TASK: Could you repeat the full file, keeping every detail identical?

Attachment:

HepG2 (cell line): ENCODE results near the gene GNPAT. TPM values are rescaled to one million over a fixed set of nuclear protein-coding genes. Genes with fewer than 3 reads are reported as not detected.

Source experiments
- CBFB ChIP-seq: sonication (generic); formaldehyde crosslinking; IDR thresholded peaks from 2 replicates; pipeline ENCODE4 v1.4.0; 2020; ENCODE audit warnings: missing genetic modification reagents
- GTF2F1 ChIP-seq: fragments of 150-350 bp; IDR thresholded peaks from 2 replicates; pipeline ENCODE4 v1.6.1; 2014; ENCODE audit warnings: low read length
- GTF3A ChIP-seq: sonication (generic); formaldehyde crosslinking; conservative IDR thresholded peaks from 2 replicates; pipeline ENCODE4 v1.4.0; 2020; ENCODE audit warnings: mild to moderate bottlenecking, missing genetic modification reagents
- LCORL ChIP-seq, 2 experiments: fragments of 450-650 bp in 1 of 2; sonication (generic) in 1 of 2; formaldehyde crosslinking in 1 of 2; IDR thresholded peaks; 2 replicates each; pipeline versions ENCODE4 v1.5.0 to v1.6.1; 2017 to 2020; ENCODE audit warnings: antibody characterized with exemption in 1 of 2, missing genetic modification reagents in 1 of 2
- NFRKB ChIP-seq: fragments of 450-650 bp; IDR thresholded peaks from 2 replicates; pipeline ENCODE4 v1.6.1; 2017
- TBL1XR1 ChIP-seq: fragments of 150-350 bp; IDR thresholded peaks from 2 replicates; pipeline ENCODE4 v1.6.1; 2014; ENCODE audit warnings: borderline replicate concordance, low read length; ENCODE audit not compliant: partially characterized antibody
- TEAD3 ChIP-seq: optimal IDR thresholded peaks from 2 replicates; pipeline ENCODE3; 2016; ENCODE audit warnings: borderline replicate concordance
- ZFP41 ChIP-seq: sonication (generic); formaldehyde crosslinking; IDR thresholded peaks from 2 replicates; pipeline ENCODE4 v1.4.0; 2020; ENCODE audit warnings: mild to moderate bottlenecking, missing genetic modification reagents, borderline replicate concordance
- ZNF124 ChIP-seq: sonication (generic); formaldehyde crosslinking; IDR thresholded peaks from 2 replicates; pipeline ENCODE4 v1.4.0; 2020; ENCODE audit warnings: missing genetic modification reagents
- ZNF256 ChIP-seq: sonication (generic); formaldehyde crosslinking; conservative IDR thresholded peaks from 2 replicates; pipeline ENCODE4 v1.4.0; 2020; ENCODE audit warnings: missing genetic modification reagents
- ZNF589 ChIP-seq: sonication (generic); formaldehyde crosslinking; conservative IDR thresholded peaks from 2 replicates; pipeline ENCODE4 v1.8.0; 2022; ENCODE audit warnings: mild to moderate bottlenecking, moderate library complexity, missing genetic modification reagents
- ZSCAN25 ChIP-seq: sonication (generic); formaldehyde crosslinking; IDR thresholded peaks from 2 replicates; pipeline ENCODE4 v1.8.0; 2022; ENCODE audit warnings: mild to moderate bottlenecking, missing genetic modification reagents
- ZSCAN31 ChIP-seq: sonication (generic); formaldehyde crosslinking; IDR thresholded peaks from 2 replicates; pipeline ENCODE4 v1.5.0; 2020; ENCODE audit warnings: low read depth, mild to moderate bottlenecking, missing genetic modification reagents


HepG2 (cell line): ENCODE results near the gene GNPAT. TPM values are rescaled to one million over a fixed set of nuclear protein-coding genes. Genes with fewer than 3 reads are reported as not detected.

Source experiments
- CBFB ChIP-seq: sonication (generic); formaldehyde crosslinking; IDR thresholded peaks from 2 replicates; pipeline ENCODE4 v1.4.0; 2020; ENCODE audit warnings: missing genetic modification reagents
- GTF2F1 ChIP-seq: fragments of 150-350 bp; IDR thresholded peaks from 2 replicates; pipeline ENCODE4 v1.6.1; 2014; ENCODE audit warnings: low read length
- GTF3A ChIP-seq: sonication (generic); formaldehyde crosslinking; conservative IDR thresholded peaks from 2 replicates; pipeline ENCODE4 v1.4.0; 2020; ENCODE audit warnings: mild to moderate bottlenecking, missing genetic modification reagents
- LCORL ChIP-seq, 2 experiments: fragments of 450-650 bp in 1 of 2; sonication (generic) in 1 of 2; formaldehyde crosslinking in 1 of 2; IDR thresholded peaks; 2 replicates each; pipeline versions ENCODE4 v1.5.0 to v1.6.1; 2017 to 2020; ENCODE audit warnings: antibody characterized with exemption in 1 of 2, missing genetic modification reagents in 1 of 2
- NFRKB ChIP-seq: fragments of 450-650 bp; IDR thresholded peaks from 2 replicates; pipeline ENCODE4 v1.6.1; 2017
- TBL1XR1 ChIP-seq: fragments of 150-350 bp; IDR thresholded peaks from 2 replicates; pipeline ENCODE4 v1.6.1; 2014; ENCODE audit warnings: borderline replicate concordance, low read length; ENCODE audit not compliant: partially characterized antibody
- TEAD3 ChIP-seq: optimal IDR thresholded peaks from 2 replicates; pipeline ENCODE3; 2016; ENCODE audit warnings: borderline replicate concordance
- ZFP41 ChIP-seq: sonication (generic); formaldehyde crosslinking; IDR thresholded peaks from 2 replicates; pipeline ENCODE4 v1.4.0; 2020; ENCODE audit warnings: mild to moderate bottlenecking, missing genetic modification reagents, borderline replicate concordance
- ZNF124 ChIP-seq: sonication (generic); formaldehyde crosslinking; IDR thresholded peaks from 2 replicates; pipeline ENCODE4 v1.4.0; 2020; ENCODE audit warnings: missing genetic modification reagents
- ZNF256 ChIP-seq: sonication (generic); formaldehyde crosslinking; conservative IDR thresholded peaks from 2 replicates; pipeline ENCODE4 v1.4.0; 2020; ENCODE audit warnings: missing genetic modification reagents
- ZNF589 ChIP-seq: sonication (generic); formaldehyde crosslinking; conservative IDR thresholded peaks from 2 replicates; pipeline ENCODE4 v1.8.0; 2022; ENCODE audit warnings: mild to moderate bottlenecking, moderate library complexity, missing genetic modification reagents
- ZSCAN25 ChIP-seq: sonication (generic); formaldehyde crosslinking; IDR thresholded peaks from 2 replicates; pipeline ENCODE4 v1.8.0; 2022; ENCODE audit warnings: mild to moderate bottlenecking, missing genetic modification reagents
- ZSCAN31 ChIP-seq: sonication (generic); formaldehyde crosslinking; IDR thresholded peaks from 2 replicates; pipeline ENCODE4 v1.5.0; 2020; ENCODE audit warnings: low read depth, mild to moderate bottlenecking, missing genetic modification reagents